the lines were cut rows of hieroglyphic
characters Their meaning I could not
guess, but I saw that there were repre
sented a dog or some other beast, a metal
mirror, such as my men orten dug up in
'the ruins of great cities now clothed with
wheat stalks a bit of bonrd with seven
pegs in It, an eye with its eyeball rudely
traced, and other designb less suggestive
of any forms in nature.
It was while I sat examining the
stone, which I purposed adding to the
little .stor of bucli trifles I had saved
for my son, that I saw Ah, son of Hasan,
my dragoman, cving me with a stiange
gaze I had never seen in his ejes be
fore, "and which made me uneasy in a
way that I could not quite explain. T welv e
years AH Hasan had been with me, and
that he loved me like a brother I knew
then as well as I know now. For it is
a strange thing, this life in the Eat,
where men live side by side for jean
and nev er speak of that w Inch both know.
I would have trusted Ali Hasan with my
life had done so, indeed, many a time.
I would have trusted him with the little
money I- was saving year by year that I
-night one day live again in the old home.
I -nould have trusted linn with my
And yet my trust was to be sorely
tried, for even as I noted that look in
All's eyes, 1 taw him Epring suddenly 1
BIRTHDAY OFTHE LOCOMOTIVE
What has been icgarded bj some as the
bnthdav of the raiiwaj locomotive occurred
on September 27, 1S25, with Stephenson
as the father ol the event The htocklon
& Dailington Railway had been built, and,
through his persistent importunities, laid
with iron, instead of wooden rails. It hail
been intended merclj for horse draught,
butthe inventoi prevailed upon the ovvneis
toallow him atrial of his bteam locomotive
Stephenson himself was the dilver on
that occasion, and before a tremendous
crowd of cm ions and for the most pait In
credulous people, he drew a tiuin of
neail thirty wagons, loaded with pis
sengcis and coal, at a speed or twelve or
fifteen miles per houi. Thus the fii t
train that ever earned pnssengeib made
its Journey in safety, and the enthusi ism
of the multitude was indescribable
But, notwithstanding this demon stiatiou.
the locomotiv c w as still unmercifully rldi
euled l.j the majority. Nor w as thib ridi
cule confined to the ignorant cla-sses The
ublcst engineers contended that it was
ridiculous to suppose that steam could
eci be piacticallv employed incompiti-
tionwith horse power for trnnspoitatlon.
.lmo-t incredible as it inn now seem, it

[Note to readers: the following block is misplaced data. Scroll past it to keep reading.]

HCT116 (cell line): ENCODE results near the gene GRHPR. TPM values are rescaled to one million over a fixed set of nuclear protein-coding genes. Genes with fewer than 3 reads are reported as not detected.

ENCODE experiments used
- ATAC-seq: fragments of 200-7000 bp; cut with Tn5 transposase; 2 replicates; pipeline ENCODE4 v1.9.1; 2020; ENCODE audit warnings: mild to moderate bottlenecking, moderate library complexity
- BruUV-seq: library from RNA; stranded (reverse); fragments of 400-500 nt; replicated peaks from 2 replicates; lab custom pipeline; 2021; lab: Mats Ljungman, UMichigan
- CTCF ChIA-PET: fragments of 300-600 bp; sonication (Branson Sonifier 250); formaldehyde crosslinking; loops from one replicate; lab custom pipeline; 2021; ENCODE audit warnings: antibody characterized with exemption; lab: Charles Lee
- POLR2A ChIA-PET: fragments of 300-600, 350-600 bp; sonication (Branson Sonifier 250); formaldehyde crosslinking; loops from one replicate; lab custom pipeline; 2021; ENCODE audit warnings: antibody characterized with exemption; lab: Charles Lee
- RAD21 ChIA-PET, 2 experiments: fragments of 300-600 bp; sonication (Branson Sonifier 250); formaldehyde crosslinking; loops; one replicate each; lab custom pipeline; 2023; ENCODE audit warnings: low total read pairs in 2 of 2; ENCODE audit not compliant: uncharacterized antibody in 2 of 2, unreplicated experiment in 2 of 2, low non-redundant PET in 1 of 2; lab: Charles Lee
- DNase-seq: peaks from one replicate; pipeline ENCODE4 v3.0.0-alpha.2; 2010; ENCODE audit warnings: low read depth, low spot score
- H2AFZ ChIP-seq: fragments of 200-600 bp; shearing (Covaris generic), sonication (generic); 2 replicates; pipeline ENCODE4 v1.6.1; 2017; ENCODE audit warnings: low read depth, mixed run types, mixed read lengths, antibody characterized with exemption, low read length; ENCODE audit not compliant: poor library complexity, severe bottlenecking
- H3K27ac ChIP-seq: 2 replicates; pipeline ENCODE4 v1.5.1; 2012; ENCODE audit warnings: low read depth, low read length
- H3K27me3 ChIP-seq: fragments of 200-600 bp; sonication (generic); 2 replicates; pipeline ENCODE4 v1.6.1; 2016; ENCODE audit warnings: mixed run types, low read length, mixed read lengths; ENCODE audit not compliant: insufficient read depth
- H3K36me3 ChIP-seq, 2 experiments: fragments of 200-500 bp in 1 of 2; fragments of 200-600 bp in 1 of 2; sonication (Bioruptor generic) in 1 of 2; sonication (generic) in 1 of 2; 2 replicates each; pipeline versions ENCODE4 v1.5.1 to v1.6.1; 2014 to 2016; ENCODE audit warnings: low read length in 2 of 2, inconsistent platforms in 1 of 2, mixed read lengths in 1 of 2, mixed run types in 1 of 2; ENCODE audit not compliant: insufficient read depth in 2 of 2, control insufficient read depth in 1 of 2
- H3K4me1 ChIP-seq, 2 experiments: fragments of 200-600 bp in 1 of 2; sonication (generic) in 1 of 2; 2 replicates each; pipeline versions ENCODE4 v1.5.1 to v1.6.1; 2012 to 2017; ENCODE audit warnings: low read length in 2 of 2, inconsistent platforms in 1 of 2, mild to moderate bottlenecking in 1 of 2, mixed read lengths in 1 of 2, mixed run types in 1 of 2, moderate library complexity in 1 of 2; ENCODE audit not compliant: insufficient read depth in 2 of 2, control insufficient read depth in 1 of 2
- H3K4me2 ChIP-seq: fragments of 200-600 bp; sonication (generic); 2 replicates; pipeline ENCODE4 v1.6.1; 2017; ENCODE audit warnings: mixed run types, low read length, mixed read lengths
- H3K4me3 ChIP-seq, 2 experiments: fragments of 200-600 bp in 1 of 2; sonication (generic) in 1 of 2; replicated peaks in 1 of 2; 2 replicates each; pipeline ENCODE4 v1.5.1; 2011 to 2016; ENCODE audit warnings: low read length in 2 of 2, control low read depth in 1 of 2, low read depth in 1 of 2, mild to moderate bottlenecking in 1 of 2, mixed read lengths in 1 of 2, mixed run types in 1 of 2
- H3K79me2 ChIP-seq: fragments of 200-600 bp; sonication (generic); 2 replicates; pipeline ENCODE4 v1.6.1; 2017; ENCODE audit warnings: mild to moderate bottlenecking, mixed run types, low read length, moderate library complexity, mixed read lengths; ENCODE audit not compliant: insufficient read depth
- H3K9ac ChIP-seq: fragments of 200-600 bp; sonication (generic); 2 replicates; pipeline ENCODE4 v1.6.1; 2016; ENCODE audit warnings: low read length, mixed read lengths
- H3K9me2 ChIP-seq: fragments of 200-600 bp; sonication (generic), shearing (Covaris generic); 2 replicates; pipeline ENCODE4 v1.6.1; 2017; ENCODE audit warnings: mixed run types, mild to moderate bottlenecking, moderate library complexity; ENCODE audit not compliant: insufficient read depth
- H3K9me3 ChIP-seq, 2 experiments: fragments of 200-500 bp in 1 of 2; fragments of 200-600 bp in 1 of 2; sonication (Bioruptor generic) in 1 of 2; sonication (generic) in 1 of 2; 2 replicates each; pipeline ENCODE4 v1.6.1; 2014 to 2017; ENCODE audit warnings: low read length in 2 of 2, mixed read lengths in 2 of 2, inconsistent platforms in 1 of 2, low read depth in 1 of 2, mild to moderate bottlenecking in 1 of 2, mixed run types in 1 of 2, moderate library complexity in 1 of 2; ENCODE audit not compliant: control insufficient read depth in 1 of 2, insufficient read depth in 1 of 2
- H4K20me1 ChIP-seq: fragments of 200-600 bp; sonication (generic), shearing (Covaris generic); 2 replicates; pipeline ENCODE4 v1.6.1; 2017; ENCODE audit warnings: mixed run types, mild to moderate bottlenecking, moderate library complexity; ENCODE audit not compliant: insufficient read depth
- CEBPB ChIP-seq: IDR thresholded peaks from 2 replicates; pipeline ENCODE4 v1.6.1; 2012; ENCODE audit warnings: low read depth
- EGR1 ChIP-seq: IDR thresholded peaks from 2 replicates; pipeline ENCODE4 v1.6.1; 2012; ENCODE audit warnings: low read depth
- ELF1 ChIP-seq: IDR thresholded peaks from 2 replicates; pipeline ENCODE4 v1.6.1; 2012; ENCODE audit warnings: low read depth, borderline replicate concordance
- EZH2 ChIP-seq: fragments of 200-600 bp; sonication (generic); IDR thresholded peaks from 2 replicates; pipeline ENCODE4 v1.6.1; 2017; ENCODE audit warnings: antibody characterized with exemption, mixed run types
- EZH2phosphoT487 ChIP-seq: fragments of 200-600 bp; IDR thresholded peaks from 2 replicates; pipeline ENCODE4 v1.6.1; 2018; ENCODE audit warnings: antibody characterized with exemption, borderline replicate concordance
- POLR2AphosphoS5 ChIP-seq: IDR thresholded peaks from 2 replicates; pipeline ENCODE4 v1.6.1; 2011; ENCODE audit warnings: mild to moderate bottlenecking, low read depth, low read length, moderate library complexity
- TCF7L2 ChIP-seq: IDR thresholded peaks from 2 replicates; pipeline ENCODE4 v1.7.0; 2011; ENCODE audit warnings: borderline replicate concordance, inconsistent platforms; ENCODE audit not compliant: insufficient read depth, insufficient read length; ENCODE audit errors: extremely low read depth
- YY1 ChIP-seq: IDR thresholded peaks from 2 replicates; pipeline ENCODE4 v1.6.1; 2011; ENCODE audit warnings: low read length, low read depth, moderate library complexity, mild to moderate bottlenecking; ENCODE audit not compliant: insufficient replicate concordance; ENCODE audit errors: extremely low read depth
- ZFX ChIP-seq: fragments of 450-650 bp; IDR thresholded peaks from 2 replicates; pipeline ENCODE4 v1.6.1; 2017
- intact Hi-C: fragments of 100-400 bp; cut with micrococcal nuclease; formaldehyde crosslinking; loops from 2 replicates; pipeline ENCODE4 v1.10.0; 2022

is a rnct that political economists inv eight d
against the r.iilvv ay and the engine ab con
stituting an imaginary reform, which, even
if successful w hich was ver.v doubtful
would deprive stage drivers, teamsters,
and innkeepers of their livelihood! It was
in the face of an almost univerbal opposi
tion, or the wild, unrcaonablc kind, that
a few men, led bj the gieat Stephenson,
labored steadilv onward and finallj es
tablished the inilroad and locomotive ab
institutions of the land North American
Rev iew .
2s"o Clothes Pins. Needed.
A pinless (lothch line is some thing winch
attracts the attention of eveiv housewife
There never was a pin invented which
would held the clothes on the line, espe
ciallv in a strong wind.
This new clothes line is made of galvan
ized steel spring vvire.and is therefore non
rusting, and is made in links one foot long,
and when taken down can be folded to
gether into a small -pace.
The clothes arc fastened on by drawing
a small corner through the slot of the link
about hair an inch The link holds It fast,
and the hardei the w ind blows the faster
the link holds The clothes .ire taken out
as easil as put in The entire surface of
the line is very smooth, so that garments
do not adhere to it, even being easilv slip
ped off when frozen If each gaiment is
fastened in two places in such a manner
that tin draw towaid each other, the
weight of the garment will hold ltfirmlv
In the long run this line is the cheapest,
being a combination tliere are no pins to
buy, and being or steel will last muiiv
years and will not rust Tor winter use it
is far superior to an othei line. Chicago
Sent 5 for the Poor.
Isaac Keenan, a colored man under a